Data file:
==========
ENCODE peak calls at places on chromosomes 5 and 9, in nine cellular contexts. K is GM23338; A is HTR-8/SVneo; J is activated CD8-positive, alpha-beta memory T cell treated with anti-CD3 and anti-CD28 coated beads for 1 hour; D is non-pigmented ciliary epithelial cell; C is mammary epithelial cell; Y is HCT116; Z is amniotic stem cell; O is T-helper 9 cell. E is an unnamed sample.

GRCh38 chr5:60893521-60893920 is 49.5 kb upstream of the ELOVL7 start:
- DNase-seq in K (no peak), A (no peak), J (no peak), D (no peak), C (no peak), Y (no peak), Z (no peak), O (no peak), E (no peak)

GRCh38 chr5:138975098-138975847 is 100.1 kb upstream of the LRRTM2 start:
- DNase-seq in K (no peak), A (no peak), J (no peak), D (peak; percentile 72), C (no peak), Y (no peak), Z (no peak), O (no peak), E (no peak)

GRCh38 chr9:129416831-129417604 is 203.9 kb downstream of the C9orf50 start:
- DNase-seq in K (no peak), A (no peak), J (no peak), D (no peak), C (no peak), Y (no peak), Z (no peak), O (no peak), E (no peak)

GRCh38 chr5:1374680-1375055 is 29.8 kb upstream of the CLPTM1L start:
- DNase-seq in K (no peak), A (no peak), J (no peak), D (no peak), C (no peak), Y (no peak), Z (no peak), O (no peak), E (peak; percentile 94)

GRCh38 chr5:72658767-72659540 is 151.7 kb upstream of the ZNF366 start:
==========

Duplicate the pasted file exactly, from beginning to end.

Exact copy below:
ENCODE peak calls at places on chromosomes 5 and 9, in nine cellular contexts. K is GM23338; A is HTR-8/SVneo; J is activated CD8-positive, alpha-beta memory T cell treated with anti-CD3 and anti-CD28 coated beads for 1 hour; D is non-pigmented ciliary epithelial cell; C is mammary epithelial cell; Y is HCT116; Z is amniotic stem cell; O is T-helper 9 cell. E is an unnamed sample.

GRCh38 chr5:60893521-60893920 is 49.5 kb upstream of the ELOVL7 start:
- DNase-seq in K (no peak), A (no peak), J (no peak), D (no peak), C (no peak), Y (no peak), Z (no peak), O (no peak), E (no peak)

GRCh38 chr5:138975098-138975847 is 100.1 kb upstream of the LRRTM2 start:
- DNase-seq in K (no peak), A (no peak), J (no peak), D (peak; percentile 72), C (no peak), Y (no peak), Z (no peak), O (no peak), E (no peak)

GRCh38 chr9:129416831-129417604 is 203.9 kb downstream of the C9orf50 start:
- DNase-seq in K (no peak), A (no peak), J (no peak), D (no peak), C (no peak), Y (no peak), Z (no peak), O (no peak), E (no peak)

GRCh38 chr5:1374680-1375055 is 29.8 kb upstream of the CLPTM1L start:
- DNase-seq in K (no peak), A (no peak), J (no peak), D (no peak), C (no peak), Y (no peak), Z (no peak), O (no peak), E (peak; percentile 94)

GRCh38 chr5:72658767-72659540 is 151.7 kb upstream of the ZNF366 start: